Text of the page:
Friday, 26 October 2012

CIA Wants More Drones to Do in N. Africa What It's Done in Pakistan

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The Washington Post is reporting that CIA officials are leaning on President Obama to green light the expansion of the intelligence agency’s fleet of drones. The increasing militarization of the CIA has accelerated its “decade-long transformation into a paramilitary force” according to a government official quoted in the Post article.

CIA Director and retired Gen. David Petraeus (a member of the internationalist Council on Foreign Relations) claims that a beefed up drone presence would help his agents keep up with the “threats in North Africa,” a region the government insists is attracting al-Qaeda militants fleeing from the constant barrage of Hellfire missiles fired from drones patrolling the skies over Pakistan and Yemen.

It’s not like North Africa hasn’t seen its share of drone sorties. On July 24, the Washington Post published an article describing the congestion of the skies over Somalia caused by drone traffic. The situation is so bad, says the Post, that there is a “danger to air traffic” in the area.

An additional problem posed by the proliferation of the unmanned aircraft above the east African nation is that their presence might be evidence of a violation of a 1992 United Nations Security Council arms embargo still in effect.

The article in the Post cites a UN report in which officials of the international body recount several instances where collisions between drones and commercial aircraft or objects on the ground were “narrowly averted.” One such incident involved a drone and a passenger plane flying above Mogadishu, the capital of Somalia.

The authors of the report of the investigation did not directly implicate the United States. That said, the report indicated that “at least two of the unmanned aircraft appeared to be U.S.-manufactured and suggested that Washington has been less than forthcoming about its drone operations in Somalia.”

According to the report, there have been 64 unauthorized drone deployments, fighter jet missions, or attack helicopter flights recorded in Somalia since June 2011. At least 10 of the documented flights involved drones.

While the U.S. military keeps mum about its use of drones around the world, it is known that drones are deployed and launched from American military bases in Djibouti, the Seychelles, and Ethiopia. In fact, in a statement released in June, the Obama administration admitted that it “is engaged in a robust range of operations to target Al-Qaeda and associated forces, including in Somalia.” In 2011, the military acknowledged that as part of that operation a drone strike was launched against two suspected leaders of al-Shabaab, an alleged al-Qaeda affiliate based in Somalia. Again, the use of these drones and the firing of missiles at militants seemingly violates the 1992 embargo, as drones carrying Hellfire missiles are inarguably deployed for uses that are “exclusively military,” in direct contravention of the terms of the embargo.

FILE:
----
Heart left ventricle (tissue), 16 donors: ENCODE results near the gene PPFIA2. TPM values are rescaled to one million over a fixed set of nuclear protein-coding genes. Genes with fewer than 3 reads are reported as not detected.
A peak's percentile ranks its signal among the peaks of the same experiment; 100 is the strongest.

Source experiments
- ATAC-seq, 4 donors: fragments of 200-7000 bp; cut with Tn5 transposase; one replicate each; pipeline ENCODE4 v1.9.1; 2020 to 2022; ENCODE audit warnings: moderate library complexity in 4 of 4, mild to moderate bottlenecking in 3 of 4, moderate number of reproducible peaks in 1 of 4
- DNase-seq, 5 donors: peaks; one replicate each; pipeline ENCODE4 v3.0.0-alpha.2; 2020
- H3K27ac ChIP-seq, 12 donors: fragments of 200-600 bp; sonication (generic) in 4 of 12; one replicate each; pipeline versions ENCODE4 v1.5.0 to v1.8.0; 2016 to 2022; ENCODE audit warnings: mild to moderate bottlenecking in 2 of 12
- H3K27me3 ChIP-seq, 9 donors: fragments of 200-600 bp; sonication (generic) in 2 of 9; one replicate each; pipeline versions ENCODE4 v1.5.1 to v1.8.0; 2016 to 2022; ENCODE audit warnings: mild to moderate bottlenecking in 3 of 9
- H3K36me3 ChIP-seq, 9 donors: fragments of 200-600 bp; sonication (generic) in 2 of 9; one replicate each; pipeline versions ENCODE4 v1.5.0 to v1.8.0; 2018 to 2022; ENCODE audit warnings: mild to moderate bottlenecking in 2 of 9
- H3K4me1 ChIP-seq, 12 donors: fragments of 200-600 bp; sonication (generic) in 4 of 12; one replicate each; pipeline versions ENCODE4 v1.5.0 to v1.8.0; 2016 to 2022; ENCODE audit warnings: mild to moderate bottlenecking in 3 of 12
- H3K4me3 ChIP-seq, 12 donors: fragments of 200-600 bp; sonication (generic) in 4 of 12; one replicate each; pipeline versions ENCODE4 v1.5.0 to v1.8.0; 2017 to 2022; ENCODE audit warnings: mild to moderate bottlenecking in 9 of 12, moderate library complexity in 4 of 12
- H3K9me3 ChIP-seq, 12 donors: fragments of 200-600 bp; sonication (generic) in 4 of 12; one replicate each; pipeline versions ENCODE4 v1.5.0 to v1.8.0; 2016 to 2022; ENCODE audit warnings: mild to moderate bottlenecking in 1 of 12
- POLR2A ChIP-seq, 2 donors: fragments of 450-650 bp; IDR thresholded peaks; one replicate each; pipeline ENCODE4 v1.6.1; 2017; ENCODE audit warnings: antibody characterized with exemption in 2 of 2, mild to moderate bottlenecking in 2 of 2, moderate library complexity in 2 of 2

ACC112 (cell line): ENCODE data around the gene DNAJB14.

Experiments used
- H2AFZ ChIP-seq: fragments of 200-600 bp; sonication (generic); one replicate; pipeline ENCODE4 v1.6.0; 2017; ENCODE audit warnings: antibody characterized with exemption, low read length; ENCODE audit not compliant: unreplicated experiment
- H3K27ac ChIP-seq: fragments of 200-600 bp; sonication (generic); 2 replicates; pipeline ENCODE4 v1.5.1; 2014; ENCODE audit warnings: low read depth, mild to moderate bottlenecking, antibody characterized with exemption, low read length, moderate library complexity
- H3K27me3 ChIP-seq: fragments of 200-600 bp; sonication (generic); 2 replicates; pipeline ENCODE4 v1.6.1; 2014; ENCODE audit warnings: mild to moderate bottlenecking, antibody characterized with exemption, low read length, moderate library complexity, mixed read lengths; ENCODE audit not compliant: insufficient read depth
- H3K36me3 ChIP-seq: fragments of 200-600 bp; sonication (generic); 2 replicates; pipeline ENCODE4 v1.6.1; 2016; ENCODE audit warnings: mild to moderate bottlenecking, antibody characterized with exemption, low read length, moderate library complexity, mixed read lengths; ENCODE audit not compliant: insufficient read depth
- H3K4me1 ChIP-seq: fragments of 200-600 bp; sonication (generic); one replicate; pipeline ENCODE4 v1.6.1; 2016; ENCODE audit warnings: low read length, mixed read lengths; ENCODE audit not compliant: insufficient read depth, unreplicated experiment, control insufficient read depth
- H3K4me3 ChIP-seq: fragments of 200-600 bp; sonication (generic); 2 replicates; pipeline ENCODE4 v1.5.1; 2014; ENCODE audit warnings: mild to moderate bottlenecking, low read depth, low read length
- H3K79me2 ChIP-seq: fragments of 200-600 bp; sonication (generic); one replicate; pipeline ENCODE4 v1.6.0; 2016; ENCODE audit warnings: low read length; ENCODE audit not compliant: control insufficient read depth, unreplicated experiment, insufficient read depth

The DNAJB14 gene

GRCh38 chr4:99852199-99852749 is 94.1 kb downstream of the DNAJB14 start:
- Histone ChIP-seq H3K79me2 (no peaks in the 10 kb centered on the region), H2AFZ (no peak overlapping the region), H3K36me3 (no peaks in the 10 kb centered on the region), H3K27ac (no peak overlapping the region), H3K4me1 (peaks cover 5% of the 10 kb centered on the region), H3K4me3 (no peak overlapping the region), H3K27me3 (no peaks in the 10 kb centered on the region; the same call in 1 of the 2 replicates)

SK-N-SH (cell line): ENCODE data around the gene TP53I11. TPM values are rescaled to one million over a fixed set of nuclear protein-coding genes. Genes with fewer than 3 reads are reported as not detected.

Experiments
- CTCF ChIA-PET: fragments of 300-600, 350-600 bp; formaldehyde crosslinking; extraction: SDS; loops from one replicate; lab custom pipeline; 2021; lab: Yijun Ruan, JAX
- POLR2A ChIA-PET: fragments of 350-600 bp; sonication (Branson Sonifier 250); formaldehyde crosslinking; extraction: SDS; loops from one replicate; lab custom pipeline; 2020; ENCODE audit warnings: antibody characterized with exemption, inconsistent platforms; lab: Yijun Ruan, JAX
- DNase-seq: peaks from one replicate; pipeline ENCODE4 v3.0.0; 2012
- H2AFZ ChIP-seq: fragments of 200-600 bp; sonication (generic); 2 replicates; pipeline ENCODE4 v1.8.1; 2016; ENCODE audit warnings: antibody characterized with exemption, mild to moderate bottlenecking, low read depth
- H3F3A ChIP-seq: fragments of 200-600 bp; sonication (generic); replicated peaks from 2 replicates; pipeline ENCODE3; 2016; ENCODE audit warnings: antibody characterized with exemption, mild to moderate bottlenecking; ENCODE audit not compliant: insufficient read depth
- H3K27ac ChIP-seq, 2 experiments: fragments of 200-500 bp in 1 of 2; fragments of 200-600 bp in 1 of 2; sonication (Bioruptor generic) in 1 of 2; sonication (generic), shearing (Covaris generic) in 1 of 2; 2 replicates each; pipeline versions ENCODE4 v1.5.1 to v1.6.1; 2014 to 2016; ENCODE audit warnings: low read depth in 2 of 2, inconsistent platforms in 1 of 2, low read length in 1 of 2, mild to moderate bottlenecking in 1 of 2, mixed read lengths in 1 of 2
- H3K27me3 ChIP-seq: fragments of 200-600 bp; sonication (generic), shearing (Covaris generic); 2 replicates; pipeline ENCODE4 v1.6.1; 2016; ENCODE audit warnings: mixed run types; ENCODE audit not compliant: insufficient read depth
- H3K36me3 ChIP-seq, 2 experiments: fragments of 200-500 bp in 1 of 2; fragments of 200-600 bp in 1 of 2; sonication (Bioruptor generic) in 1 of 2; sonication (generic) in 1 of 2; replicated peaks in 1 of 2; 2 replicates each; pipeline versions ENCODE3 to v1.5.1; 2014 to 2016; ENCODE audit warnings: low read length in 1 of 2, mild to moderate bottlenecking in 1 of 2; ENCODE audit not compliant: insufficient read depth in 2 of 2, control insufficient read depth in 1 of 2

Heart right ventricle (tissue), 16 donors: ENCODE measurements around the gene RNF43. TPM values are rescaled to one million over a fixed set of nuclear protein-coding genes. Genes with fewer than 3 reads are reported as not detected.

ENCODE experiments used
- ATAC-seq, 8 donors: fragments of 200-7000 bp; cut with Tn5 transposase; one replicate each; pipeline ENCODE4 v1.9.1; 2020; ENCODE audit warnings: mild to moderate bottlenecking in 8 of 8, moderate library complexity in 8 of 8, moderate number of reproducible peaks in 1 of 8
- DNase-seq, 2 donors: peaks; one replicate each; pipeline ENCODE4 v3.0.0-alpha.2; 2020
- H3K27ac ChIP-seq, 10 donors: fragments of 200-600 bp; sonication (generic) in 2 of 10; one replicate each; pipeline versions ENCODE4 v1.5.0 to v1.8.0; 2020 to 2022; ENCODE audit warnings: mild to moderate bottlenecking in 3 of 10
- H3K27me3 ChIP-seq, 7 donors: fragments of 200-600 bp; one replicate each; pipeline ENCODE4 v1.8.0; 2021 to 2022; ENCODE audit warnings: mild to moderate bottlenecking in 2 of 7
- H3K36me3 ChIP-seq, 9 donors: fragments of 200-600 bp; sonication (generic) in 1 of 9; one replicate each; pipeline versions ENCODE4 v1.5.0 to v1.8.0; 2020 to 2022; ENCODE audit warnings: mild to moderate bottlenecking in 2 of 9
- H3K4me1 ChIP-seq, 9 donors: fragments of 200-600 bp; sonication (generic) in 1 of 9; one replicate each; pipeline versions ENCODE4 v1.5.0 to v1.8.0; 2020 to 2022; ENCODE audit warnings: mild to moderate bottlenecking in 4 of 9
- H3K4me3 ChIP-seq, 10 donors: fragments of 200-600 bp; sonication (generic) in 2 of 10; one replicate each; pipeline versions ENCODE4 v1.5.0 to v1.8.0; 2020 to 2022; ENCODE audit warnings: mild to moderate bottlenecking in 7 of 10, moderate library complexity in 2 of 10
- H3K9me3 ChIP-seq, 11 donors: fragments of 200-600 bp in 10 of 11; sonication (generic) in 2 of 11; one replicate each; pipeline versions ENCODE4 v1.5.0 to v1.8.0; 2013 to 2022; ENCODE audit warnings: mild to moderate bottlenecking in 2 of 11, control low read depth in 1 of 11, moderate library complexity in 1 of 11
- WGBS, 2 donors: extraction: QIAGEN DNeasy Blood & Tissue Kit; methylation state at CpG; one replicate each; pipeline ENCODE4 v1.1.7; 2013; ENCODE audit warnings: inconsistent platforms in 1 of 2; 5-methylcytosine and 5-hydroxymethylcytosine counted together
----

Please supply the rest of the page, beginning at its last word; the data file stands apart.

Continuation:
The story in the Post indicates that the Pentagon is not bothered by accusations of breaking the embargo. To the contrary, the article claims that the U.S. military intends to deploy additional drones in the region, including the supplying of eight hand-launched Raven drones to Kenyan forces stationed in Somalia as part of the African Union mission.

While the overlords at the UN are aware and approve of the sale of small low-flying drones to the African Union troops, the reports of high-altitude large Predator and Reaper drones are not covered by any exception to the embargo. While the U.S. military should take no orders from the United Nations, it is curious that the global body will deign to permit the United States to supply drones to the armed forces operating under the blue UN flag, while forbidding their use by the American military.

The documented increase in the use of drones in Somalia — many, if not most, of which are believed to belong to the United States — coincides with the missions being carried out in the area by Special Operations units and their CIA cohorts. The Post reports that these operatives “have gradually stepped up secret missions inside Somalia to rescue hostages and hunt for al-Shabaab leaders.”